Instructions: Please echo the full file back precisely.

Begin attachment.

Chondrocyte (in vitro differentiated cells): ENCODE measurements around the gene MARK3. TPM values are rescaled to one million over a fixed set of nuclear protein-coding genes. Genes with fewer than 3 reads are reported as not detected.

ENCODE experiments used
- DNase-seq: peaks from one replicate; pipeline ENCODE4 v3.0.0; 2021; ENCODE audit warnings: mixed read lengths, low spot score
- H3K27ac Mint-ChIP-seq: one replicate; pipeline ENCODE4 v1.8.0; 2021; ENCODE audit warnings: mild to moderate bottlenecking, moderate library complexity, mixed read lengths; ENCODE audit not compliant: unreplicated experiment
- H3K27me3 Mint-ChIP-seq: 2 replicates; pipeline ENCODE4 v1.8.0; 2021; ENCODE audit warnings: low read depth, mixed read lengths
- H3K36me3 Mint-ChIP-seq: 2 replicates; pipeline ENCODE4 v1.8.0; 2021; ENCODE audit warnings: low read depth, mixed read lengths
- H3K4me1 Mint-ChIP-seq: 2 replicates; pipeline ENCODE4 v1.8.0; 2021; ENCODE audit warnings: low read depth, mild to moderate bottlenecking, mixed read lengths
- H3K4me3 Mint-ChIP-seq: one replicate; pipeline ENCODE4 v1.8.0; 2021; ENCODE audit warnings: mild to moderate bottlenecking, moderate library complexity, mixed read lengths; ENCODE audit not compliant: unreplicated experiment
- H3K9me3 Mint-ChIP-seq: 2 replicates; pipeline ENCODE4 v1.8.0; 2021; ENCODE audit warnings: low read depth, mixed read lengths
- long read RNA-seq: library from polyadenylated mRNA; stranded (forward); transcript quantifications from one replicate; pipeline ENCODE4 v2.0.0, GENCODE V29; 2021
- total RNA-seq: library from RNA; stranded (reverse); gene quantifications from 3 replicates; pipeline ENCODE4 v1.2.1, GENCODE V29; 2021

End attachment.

Chondrocyte (in vitro differentiated cells): ENCODE measurements around the gene MARK3. TPM values are rescaled to one million over a fixed set of nuclear protein-coding genes. Genes with fewer than 3 reads are reported as not detected.

ENCODE experiments used
- DNase-seq: peaks from one replicate; pipeline ENCODE4 v3.0.0; 2021; ENCODE audit warnings: mixed read lengths, low spot score
- H3K27ac Mint-ChIP-seq: one replicate; pipeline ENCODE4 v1.8.0; 2021; ENCODE audit warnings: mild to moderate bottlenecking, moderate library complexity, mixed read lengths; ENCODE audit not compliant: unreplicated experiment
- H3K27me3 Mint-ChIP-seq: 2 replicates; pipeline ENCODE4 v1.8.0; 2021; ENCODE audit warnings: low read depth, mixed read lengths
- H3K36me3 Mint-ChIP-seq: 2 replicates; pipeline ENCODE4 v1.8.0; 2021; ENCODE audit warnings: low read depth, mixed read lengths
- H3K4me1 Mint-ChIP-seq: 2 replicates; pipeline ENCODE4 v1.8.0; 2021; ENCODE audit warnings: low read depth, mild to moderate bottlenecking, mixed read lengths
- H3K4me3 Mint-ChIP-seq: one replicate; pipeline ENCODE4 v1.8.0; 2021; ENCODE audit warnings: mild to moderate bottlenecking, moderate library complexity, mixed read lengths; ENCODE audit not compliant: unreplicated experiment
- H3K9me3 Mint-ChIP-seq: 2 replicates; pipeline ENCODE4 v1.8.0; 2021; ENCODE audit warnings: low read depth, mixed read lengths
- long read RNA-seq: library from polyadenylated mRNA; stranded (forward); transcript quantifications from one replicate; pipeline ENCODE4 v2.0.0, GENCODE V29; 2021
- total RNA-seq: library from RNA; stranded (reverse); gene quantifications from 3 replicates; pipeline ENCODE4 v1.2.1, GENCODE V29; 2021